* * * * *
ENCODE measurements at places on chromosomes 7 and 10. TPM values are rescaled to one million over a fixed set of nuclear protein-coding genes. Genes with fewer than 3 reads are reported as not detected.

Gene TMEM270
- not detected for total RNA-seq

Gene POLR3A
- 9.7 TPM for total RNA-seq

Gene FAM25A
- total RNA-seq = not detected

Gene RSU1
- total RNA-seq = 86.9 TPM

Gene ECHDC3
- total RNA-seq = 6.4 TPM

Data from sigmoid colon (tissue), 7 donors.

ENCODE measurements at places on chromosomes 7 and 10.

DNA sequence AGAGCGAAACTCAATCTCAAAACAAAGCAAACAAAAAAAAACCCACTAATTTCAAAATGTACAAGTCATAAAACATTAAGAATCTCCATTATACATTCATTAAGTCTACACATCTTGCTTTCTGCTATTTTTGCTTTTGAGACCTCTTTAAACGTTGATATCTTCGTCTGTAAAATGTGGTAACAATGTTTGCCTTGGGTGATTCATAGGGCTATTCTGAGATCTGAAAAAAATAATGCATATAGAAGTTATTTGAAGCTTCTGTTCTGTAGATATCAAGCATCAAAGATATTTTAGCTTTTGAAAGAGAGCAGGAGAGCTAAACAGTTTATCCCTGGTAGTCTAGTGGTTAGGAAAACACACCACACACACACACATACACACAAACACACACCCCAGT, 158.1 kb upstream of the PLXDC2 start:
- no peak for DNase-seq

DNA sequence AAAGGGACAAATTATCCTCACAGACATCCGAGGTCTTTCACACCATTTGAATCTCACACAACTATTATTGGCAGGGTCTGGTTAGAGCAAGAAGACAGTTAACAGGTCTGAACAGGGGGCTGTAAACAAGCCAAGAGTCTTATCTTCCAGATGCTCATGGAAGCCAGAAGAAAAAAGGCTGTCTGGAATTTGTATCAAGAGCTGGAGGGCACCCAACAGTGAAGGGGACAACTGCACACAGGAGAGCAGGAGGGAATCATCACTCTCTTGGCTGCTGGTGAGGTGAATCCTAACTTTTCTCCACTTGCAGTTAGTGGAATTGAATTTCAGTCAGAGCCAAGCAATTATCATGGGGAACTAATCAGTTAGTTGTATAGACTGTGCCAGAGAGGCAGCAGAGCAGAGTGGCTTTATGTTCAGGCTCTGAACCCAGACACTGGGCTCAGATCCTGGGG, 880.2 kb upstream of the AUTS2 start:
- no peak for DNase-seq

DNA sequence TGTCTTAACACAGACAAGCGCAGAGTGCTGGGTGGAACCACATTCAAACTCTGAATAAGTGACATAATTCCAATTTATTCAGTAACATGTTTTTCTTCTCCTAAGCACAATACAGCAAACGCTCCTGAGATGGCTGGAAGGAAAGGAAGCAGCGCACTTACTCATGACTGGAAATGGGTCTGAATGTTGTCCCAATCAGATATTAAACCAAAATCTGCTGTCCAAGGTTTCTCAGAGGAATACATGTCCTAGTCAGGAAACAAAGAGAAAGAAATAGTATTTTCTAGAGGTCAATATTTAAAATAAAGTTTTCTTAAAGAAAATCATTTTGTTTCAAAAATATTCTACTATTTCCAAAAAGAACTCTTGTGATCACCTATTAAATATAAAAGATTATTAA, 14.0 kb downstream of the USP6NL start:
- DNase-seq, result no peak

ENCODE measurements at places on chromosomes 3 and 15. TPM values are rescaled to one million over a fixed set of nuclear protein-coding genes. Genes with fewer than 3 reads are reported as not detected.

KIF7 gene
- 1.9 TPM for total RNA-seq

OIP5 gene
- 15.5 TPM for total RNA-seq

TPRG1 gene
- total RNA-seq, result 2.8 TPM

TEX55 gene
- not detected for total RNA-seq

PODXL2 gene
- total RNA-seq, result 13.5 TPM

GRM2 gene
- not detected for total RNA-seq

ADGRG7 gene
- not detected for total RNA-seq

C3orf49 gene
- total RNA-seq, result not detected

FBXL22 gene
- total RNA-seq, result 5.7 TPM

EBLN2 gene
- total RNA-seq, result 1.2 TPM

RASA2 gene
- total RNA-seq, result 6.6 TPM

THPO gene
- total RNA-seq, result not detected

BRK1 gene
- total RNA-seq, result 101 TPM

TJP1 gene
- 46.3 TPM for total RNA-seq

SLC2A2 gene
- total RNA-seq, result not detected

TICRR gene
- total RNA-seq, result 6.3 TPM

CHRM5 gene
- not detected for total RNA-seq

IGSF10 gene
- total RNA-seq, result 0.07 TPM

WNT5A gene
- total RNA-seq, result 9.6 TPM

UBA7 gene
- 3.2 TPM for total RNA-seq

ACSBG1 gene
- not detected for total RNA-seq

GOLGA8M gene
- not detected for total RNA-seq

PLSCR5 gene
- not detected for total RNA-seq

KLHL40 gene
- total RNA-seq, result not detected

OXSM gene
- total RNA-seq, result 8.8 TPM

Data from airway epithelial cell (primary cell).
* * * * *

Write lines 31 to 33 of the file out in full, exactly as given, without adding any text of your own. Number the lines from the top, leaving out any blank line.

GRM2 gene
- not detected for total RNA-seq

ADGRG7 gene